As I carried our folding chairs, quilts and hummus down the hill into Landreth park’s outdoor amphitheater, multiple colors snagged my attention. Everyone who threw this party had stitched together a tapestry of sheets Technicolor and spray-painted with four red letters: L.O.V.E.
What followed was the outworking of what I mentioned a few weeks ago, people from the other side came together yet again in Joplin to show the world what peace looks like, not the preparation for battle during the absence of war but rather the sharing of joy, grace, compassion and meals in a time when people elsewhere keep choosing to blow one another up. This rally refused to accept the violent grammar of peacetime/wartime. Saturday affirmed that though war continues in this our habitat of violence, we must sow peace. We followed roadsigns onto a third way–not one of passive flight or aggressive violence, but of active love. Someone in Joplin burned down the mosque, but as the speakers announced time and again during Saturday’s rally–whoever committed arson did so against the spirit of Joplin.
Art Feeds showed up, offering boxes of markers and their “I Will _____” sheets of paper for children to color on. My good friends let me watch their two oldest kids for a chunk of the night. “What will you do?” asked the Art Feeds girl.
“For what?” asked the eldest–a little girl.
“What will you to to show love? What’s your picture of love gonna be?”
The little girl grinned. “I’ll draw two smiley faces–a red one and a black one.”
“That’s great! What about you?” the Arts Feed girl asked the younger of the two, a boy.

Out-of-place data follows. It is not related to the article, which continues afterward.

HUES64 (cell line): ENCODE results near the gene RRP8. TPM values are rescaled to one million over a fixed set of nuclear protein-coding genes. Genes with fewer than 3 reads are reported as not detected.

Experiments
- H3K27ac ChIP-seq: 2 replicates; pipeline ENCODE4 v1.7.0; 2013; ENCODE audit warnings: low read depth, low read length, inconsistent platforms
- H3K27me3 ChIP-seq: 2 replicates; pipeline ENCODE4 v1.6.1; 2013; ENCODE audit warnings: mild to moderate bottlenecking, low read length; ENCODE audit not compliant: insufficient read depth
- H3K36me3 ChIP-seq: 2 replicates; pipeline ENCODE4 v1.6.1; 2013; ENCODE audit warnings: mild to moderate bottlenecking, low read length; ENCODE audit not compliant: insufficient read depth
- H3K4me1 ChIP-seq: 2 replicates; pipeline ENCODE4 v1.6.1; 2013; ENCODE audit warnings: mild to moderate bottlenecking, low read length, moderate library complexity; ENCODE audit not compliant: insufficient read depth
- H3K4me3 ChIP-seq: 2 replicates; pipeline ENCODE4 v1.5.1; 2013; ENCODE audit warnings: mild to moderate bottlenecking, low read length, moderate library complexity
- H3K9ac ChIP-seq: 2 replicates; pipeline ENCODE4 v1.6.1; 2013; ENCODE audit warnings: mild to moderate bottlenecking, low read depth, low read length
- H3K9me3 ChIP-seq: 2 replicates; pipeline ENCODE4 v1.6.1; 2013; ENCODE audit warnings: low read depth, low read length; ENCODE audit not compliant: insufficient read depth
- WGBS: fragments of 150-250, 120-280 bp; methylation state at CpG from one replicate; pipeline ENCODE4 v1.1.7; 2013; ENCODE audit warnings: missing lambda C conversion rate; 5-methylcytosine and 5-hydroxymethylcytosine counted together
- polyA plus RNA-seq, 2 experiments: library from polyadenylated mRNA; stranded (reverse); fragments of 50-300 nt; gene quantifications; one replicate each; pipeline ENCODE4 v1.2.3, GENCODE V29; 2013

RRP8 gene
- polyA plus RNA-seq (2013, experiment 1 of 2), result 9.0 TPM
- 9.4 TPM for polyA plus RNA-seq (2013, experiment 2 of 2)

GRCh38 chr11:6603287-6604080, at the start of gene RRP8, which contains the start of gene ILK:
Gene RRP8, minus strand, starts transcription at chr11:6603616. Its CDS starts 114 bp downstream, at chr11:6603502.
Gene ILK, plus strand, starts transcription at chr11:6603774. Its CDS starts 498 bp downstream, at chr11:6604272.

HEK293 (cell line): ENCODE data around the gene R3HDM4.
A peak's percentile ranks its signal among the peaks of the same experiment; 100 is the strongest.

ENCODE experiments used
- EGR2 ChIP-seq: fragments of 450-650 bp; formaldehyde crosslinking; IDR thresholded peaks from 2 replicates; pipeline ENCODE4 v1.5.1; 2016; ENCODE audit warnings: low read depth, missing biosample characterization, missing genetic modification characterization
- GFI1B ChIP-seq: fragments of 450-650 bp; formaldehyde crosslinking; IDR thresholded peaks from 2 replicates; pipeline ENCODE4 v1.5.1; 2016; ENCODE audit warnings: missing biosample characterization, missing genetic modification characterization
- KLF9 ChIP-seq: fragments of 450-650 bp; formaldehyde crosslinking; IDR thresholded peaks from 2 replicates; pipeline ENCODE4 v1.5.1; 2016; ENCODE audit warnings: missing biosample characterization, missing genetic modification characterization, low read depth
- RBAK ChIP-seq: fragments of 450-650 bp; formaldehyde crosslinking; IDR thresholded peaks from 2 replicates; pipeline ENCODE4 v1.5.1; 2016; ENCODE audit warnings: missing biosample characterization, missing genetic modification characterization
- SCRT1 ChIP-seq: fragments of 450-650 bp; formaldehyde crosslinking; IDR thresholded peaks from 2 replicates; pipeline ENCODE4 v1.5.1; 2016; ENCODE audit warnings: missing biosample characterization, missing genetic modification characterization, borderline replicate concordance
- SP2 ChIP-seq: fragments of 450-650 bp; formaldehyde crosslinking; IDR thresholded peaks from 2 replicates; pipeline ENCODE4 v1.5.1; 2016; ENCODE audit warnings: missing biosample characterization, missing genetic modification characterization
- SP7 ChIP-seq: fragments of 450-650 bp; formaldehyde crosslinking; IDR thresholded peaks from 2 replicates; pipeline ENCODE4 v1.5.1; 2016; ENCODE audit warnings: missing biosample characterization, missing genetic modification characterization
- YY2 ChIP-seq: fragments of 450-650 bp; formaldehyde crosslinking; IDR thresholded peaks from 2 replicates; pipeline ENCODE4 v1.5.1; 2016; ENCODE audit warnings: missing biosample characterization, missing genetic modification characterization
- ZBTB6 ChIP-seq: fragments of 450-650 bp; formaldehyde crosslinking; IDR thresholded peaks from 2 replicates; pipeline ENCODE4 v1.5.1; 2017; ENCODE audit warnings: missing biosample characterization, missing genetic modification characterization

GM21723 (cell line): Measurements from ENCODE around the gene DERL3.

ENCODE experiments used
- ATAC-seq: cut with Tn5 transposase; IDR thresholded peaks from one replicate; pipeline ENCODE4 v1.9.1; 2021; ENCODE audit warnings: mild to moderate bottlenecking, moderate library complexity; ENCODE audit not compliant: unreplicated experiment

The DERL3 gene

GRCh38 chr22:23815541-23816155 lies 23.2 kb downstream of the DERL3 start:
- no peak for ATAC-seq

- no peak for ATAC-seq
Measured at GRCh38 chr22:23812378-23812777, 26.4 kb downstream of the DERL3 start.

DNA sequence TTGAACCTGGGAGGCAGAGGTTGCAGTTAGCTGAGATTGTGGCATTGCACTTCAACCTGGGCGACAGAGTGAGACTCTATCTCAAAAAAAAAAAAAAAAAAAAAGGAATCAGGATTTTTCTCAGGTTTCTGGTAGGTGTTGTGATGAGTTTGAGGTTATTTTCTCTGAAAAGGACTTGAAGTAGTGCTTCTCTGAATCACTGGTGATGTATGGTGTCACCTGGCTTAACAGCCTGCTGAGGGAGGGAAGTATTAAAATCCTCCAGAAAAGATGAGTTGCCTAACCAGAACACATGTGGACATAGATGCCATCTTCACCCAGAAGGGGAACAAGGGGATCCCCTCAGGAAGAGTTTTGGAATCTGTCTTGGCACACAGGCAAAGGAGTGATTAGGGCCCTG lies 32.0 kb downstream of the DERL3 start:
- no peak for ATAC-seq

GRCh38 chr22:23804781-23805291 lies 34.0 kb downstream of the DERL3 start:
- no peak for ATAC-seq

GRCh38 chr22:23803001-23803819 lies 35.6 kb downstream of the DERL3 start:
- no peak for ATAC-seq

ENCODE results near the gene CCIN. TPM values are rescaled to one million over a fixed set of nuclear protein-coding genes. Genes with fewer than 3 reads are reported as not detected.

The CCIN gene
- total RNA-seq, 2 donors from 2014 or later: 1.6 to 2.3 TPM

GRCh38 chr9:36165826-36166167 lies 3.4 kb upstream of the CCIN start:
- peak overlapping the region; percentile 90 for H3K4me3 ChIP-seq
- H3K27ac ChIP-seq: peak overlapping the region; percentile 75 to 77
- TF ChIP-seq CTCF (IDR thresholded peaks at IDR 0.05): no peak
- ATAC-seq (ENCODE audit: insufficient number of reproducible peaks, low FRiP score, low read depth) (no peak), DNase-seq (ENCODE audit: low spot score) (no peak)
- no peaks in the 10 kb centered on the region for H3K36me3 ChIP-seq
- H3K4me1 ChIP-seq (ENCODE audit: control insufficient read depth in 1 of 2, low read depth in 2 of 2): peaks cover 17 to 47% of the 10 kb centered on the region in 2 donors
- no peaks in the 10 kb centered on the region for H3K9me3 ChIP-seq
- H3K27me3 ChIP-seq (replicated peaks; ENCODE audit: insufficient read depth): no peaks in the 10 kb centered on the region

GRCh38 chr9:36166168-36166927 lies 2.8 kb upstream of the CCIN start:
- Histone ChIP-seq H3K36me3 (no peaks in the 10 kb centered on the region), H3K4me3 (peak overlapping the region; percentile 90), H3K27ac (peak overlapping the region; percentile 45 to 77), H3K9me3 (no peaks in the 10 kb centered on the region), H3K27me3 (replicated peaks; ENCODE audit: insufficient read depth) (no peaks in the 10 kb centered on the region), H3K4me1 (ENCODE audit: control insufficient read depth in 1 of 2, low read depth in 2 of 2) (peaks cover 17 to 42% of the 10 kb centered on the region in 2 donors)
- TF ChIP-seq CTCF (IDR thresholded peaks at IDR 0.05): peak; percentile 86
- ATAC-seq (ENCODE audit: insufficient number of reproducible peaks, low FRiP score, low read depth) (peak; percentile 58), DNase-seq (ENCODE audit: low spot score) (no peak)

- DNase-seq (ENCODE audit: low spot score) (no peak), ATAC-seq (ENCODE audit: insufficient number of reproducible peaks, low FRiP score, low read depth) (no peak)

“BUG! I DRAW BUG! SPIDER!”
I offered various colors to the boy, who in turn figured out how to transform run-of-the-mill markers into devices of splatter paint.
Later we slid down slides next to an Arab boy named Zane. The elder daughter helped paint pictures of “make peace” and “love your neighbor” alongside professionals. In the background, acoustic guitars and marimbas shared a stage, offering a harmony of different musical styles. I reconnected with my friends Mohammed, Ahmed and others as we dished out food from the same pot of curry.
We wrote messages of love, of hope–commitments to take good care of one another–and passed around the tabouli and cheese balls, kepsa and hot tea (with cardamom or mint, of course). In the background, Rick Love spoke on how we must delve deeper into our own traditions in order to unite. Chesterton might have said, “there are those who hate Christianity and call their hatred an all-embracing love for all religions.” Rick quoted from deep traditions on both sides of the fence to encourage neighbor-love and a listening ear. He discarded pluralistic thought and asked us to journey from our own rich customs and praxis toward unity and love. That’s the way to unity–union in diversity, not uniformity.
One thing Rick misunderstood–he seems to think this is the first time we’ve gotten together, that somehow the mosque tragedy ignited a first chance to meet . I’ve had the privilege of attending and volunteering at multiple goat roasts, Persian New Year parties and hay rides that testify otherwise. We’re constantly learning and growing, asking questions of how to take good care of one another here in this city.
Keep an eye on us, Rick, because in Joplin love is in the house and the house is packed.
pictures embedded directly from Joplin Globe